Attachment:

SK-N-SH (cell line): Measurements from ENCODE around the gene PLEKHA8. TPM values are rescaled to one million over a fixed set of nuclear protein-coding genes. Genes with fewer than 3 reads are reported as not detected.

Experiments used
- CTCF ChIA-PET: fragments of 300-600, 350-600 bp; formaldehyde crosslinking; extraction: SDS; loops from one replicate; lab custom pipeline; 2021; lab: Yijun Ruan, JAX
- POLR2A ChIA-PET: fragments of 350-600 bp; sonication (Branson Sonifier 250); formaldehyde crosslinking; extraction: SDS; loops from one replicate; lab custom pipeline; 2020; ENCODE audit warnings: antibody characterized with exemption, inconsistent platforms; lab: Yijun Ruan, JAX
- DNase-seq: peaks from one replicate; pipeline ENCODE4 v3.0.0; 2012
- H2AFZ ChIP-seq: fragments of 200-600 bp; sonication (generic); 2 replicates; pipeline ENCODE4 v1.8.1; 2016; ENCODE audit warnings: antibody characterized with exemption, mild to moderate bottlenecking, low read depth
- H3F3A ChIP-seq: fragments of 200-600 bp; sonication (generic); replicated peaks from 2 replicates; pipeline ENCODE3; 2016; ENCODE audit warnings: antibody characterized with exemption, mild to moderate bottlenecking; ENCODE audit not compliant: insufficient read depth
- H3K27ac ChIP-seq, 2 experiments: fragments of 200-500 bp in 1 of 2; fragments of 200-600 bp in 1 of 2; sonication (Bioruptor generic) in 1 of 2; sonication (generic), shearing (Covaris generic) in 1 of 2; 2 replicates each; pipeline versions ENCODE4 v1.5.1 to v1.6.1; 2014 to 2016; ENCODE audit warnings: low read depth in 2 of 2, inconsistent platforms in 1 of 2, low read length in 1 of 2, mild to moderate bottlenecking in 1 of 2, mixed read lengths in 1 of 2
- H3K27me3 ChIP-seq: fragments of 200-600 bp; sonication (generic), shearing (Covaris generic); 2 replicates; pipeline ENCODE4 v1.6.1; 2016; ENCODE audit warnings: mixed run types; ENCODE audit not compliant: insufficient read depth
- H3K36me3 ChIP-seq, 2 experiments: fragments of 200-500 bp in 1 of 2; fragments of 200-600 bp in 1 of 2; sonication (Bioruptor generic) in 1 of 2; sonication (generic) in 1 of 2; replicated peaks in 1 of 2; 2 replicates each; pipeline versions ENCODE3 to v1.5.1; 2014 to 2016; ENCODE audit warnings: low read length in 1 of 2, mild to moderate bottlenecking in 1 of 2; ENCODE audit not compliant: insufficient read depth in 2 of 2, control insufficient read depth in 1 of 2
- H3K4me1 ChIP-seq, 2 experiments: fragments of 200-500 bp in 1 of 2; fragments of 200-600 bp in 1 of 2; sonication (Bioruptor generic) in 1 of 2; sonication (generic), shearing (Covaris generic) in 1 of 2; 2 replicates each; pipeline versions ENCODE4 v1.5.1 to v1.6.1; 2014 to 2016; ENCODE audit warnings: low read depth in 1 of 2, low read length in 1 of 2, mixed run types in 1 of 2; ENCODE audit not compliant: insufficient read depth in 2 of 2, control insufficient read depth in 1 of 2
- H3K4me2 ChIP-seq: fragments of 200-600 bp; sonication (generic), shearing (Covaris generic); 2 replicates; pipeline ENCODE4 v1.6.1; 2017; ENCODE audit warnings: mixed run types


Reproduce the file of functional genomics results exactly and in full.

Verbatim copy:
SK-N-SH (cell line): Measurements from ENCODE around the gene PLEKHA8. TPM values are rescaled to one million over a fixed set of nuclear protein-coding genes. Genes with fewer than 3 reads are reported as not detected.

Experiments used
- CTCF ChIA-PET: fragments of 300-600, 350-600 bp; formaldehyde crosslinking; extraction: SDS; loops from one replicate; lab custom pipeline; 2021; lab: Yijun Ruan, JAX
- POLR2A ChIA-PET: fragments of 350-600 bp; sonication (Branson Sonifier 250); formaldehyde crosslinking; extraction: SDS; loops from one replicate; lab custom pipeline; 2020; ENCODE audit warnings: antibody characterized with exemption, inconsistent platforms; lab: Yijun Ruan, JAX
- DNase-seq: peaks from one replicate; pipeline ENCODE4 v3.0.0; 2012
- H2AFZ ChIP-seq: fragments of 200-600 bp; sonication (generic); 2 replicates; pipeline ENCODE4 v1.8.1; 2016; ENCODE audit warnings: antibody characterized with exemption, mild to moderate bottlenecking, low read depth
- H3F3A ChIP-seq: fragments of 200-600 bp; sonication (generic); replicated peaks from 2 replicates; pipeline ENCODE3; 2016; ENCODE audit warnings: antibody characterized with exemption, mild to moderate bottlenecking; ENCODE audit not compliant: insufficient read depth
- H3K27ac ChIP-seq, 2 experiments: fragments of 200-500 bp in 1 of 2; fragments of 200-600 bp in 1 of 2; sonication (Bioruptor generic) in 1 of 2; sonication (generic), shearing (Covaris generic) in 1 of 2; 2 replicates each; pipeline versions ENCODE4 v1.5.1 to v1.6.1; 2014 to 2016; ENCODE audit warnings: low read depth in 2 of 2, inconsistent platforms in 1 of 2, low read length in 1 of 2, mild to moderate bottlenecking in 1 of 2, mixed read lengths in 1 of 2
- H3K27me3 ChIP-seq: fragments of 200-600 bp; sonication (generic), shearing (Covaris generic); 2 replicates; pipeline ENCODE4 v1.6.1; 2016; ENCODE audit warnings: mixed run types; ENCODE audit not compliant: insufficient read depth
- H3K36me3 ChIP-seq, 2 experiments: fragments of 200-500 bp in 1 of 2; fragments of 200-600 bp in 1 of 2; sonication (Bioruptor generic) in 1 of 2; sonication (generic) in 1 of 2; replicated peaks in 1 of 2; 2 replicates each; pipeline versions ENCODE3 to v1.5.1; 2014 to 2016; ENCODE audit warnings: low read length in 1 of 2, mild to moderate bottlenecking in 1 of 2; ENCODE audit not compliant: insufficient read depth in 2 of 2, control insufficient read depth in 1 of 2
- H3K4me1 ChIP-seq, 2 experiments: fragments of 200-500 bp in 1 of 2; fragments of 200-600 bp in 1 of 2; sonication (Bioruptor generic) in 1 of 2; sonication (generic), shearing (Covaris generic) in 1 of 2; 2 replicates each; pipeline versions ENCODE4 v1.5.1 to v1.6.1; 2014 to 2016; ENCODE audit warnings: low read depth in 1 of 2, low read length in 1 of 2, mixed run types in 1 of 2; ENCODE audit not compliant: insufficient read depth in 2 of 2, control insufficient read depth in 1 of 2
- H3K4me2 ChIP-seq: fragments of 200-600 bp; sonication (generic), shearing (Covaris generic); 2 replicates; pipeline ENCODE4 v1.6.1; 2017; ENCODE audit warnings: mixed run types